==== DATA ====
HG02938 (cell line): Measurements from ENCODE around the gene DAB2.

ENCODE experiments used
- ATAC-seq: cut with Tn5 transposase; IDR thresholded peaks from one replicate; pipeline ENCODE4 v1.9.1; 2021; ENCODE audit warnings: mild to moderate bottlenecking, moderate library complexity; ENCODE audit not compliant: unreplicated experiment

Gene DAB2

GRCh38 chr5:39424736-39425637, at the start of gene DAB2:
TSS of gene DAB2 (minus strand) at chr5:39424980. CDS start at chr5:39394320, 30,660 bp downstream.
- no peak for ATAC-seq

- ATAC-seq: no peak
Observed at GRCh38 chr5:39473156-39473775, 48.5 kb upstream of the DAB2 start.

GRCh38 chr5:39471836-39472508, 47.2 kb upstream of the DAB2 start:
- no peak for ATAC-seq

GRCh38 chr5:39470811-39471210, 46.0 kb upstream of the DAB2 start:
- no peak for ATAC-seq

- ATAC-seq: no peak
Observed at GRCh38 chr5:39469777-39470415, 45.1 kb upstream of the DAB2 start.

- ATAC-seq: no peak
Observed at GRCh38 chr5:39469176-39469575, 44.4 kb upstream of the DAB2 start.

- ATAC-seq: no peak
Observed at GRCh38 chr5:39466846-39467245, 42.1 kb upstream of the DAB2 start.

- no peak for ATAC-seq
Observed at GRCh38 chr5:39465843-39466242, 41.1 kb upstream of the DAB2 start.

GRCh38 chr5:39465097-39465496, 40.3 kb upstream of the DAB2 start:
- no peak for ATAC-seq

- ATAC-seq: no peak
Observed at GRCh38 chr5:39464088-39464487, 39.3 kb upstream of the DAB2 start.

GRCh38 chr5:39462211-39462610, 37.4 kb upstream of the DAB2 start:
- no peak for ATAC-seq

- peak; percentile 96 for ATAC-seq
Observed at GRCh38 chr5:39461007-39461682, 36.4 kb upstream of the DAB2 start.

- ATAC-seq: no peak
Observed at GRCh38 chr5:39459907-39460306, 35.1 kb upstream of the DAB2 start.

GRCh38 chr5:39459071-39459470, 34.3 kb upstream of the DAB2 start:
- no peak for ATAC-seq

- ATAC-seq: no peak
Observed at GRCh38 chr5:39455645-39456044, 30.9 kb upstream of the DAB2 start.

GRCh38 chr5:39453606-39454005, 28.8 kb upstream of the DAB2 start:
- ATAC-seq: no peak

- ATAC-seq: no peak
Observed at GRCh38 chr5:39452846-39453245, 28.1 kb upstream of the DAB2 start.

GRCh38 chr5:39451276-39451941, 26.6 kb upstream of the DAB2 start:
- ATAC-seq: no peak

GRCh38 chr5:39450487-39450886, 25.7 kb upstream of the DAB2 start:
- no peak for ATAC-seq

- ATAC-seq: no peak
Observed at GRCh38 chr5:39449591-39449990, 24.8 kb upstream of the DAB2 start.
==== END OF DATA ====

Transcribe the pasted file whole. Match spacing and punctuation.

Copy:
HG02938 (cell line): Measurements from ENCODE around the gene DAB2.

ENCODE experiments used
- ATAC-seq: cut with Tn5 transposase; IDR thresholded peaks from one replicate; pipeline ENCODE4 v1.9.1; 2021; ENCODE audit warnings: mild to moderate bottlenecking, moderate library complexity; ENCODE audit not compliant: unreplicated experiment

Gene DAB2

GRCh38 chr5:39424736-39425637, at the start of gene DAB2:
TSS of gene DAB2 (minus strand) at chr5:39424980. CDS start at chr5:39394320, 30,660 bp downstream.
- no peak for ATAC-seq

- ATAC-seq: no peak
Observed at GRCh38 chr5:39473156-39473775, 48.5 kb upstream of the DAB2 start.

GRCh38 chr5:39471836-39472508, 47.2 kb upstream of the DAB2 start:
- no peak for ATAC-seq

GRCh38 chr5:39470811-39471210, 46.0 kb upstream of the DAB2 start:
- no peak for ATAC-seq

- ATAC-seq: no peak
Observed at GRCh38 chr5:39469777-39470415, 45.1 kb upstream of the DAB2 start.

- ATAC-seq: no peak
Observed at GRCh38 chr5:39469176-39469575, 44.4 kb upstream of the DAB2 start.

- ATAC-seq: no peak
Observed at GRCh38 chr5:39466846-39467245, 42.1 kb upstream of the DAB2 start.

- no peak for ATAC-seq
Observed at GRCh38 chr5:39465843-39466242, 41.1 kb upstream of the DAB2 start.

GRCh38 chr5:39465097-39465496, 40.3 kb upstream of the DAB2 start:
- no peak for ATAC-seq

- ATAC-seq: no peak
Observed at GRCh38 chr5:39464088-39464487, 39.3 kb upstream of the DAB2 start.

GRCh38 chr5:39462211-39462610, 37.4 kb upstream of the DAB2 start:
- no peak for ATAC-seq

- peak; percentile 96 for ATAC-seq
Observed at GRCh38 chr5:39461007-39461682, 36.4 kb upstream of the DAB2 start.

- ATAC-seq: no peak
Observed at GRCh38 chr5:39459907-39460306, 35.1 kb upstream of the DAB2 start.

GRCh38 chr5:39459071-39459470, 34.3 kb upstream of the DAB2 start:
- no peak for ATAC-seq

- ATAC-seq: no peak
Observed at GRCh38 chr5:39455645-39456044, 30.9 kb upstream of the DAB2 start.

GRCh38 chr5:39453606-39454005, 28.8 kb upstream of the DAB2 start:
- ATAC-seq: no peak

- ATAC-seq: no peak
Observed at GRCh38 chr5:39452846-39453245, 28.1 kb upstream of the DAB2 start.

GRCh38 chr5:39451276-39451941, 26.6 kb upstream of the DAB2 start:
- ATAC-seq: no peak

GRCh38 chr5:39450487-39450886, 25.7 kb upstream of the DAB2 start:
- no peak for ATAC-seq

- ATAC-seq: no peak
Observed at GRCh38 chr5:39449591-39449990, 24.8 kb upstream of the DAB2 start.